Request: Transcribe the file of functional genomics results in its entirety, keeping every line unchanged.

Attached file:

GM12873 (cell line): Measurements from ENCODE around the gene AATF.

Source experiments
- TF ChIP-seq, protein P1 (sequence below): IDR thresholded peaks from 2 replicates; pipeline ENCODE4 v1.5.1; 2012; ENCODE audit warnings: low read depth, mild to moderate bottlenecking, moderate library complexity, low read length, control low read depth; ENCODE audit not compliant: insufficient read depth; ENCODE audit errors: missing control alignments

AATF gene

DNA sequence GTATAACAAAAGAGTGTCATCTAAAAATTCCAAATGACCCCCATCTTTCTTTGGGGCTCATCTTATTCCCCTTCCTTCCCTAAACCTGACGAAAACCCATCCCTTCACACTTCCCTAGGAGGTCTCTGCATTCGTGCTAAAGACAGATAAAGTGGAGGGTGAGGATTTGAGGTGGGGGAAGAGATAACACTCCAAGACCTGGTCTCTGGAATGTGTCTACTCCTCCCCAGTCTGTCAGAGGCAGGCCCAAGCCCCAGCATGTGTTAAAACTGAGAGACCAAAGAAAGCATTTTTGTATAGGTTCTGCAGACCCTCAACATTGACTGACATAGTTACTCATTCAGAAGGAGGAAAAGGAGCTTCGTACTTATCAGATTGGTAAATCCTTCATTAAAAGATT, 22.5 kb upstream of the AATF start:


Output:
GM12873 (cell line): Measurements from ENCODE around the gene AATF.

Source experiments
- TF ChIP-seq, protein P1 (sequence below): IDR thresholded peaks from 2 replicates; pipeline ENCODE4 v1.5.1; 2012; ENCODE audit warnings: low read depth, mild to moderate bottlenecking, moderate library complexity, low read length, control low read depth; ENCODE audit not compliant: insufficient read depth; ENCODE audit errors: missing control alignments

AATF gene

DNA sequence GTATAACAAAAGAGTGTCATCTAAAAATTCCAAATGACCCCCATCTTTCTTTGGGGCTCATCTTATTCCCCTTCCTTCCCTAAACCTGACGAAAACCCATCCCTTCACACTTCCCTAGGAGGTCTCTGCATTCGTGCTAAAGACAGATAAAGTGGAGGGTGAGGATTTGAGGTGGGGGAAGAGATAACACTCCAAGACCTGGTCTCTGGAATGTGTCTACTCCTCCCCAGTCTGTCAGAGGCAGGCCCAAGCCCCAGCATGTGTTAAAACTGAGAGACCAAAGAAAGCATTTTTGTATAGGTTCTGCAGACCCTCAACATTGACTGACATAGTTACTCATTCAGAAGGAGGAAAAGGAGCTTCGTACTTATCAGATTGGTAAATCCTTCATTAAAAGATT, 22.5 kb upstream of the AATF start: